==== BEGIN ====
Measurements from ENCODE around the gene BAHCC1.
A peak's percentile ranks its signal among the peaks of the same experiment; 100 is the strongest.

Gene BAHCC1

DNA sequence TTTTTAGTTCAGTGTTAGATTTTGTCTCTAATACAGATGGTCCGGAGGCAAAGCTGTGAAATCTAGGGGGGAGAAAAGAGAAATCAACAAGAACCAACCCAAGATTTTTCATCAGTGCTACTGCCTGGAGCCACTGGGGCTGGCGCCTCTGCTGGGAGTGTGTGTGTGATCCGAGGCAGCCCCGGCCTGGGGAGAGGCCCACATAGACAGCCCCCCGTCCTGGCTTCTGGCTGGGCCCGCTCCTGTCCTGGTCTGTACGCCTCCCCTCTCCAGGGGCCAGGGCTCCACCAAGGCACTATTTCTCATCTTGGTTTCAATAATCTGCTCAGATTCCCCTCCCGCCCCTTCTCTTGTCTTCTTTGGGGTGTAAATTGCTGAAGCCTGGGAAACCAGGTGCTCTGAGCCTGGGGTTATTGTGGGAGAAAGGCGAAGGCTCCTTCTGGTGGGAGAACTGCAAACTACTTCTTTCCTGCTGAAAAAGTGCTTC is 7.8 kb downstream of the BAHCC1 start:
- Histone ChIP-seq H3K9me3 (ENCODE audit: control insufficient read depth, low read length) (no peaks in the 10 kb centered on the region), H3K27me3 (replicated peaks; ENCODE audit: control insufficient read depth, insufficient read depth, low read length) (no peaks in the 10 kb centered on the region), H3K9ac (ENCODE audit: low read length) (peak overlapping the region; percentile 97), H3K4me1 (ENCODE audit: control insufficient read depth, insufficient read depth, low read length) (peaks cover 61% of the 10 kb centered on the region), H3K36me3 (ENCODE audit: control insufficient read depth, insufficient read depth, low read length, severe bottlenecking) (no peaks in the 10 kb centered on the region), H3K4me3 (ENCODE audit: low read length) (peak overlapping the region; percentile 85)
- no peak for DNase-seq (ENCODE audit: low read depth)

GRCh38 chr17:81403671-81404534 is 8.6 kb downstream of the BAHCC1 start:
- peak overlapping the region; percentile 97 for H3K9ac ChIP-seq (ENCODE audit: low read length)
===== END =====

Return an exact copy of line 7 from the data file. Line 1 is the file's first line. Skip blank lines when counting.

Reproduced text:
GRCh38 chr17:81403671-81404534 is 8.6 kb downstream of the BAHCC1 start: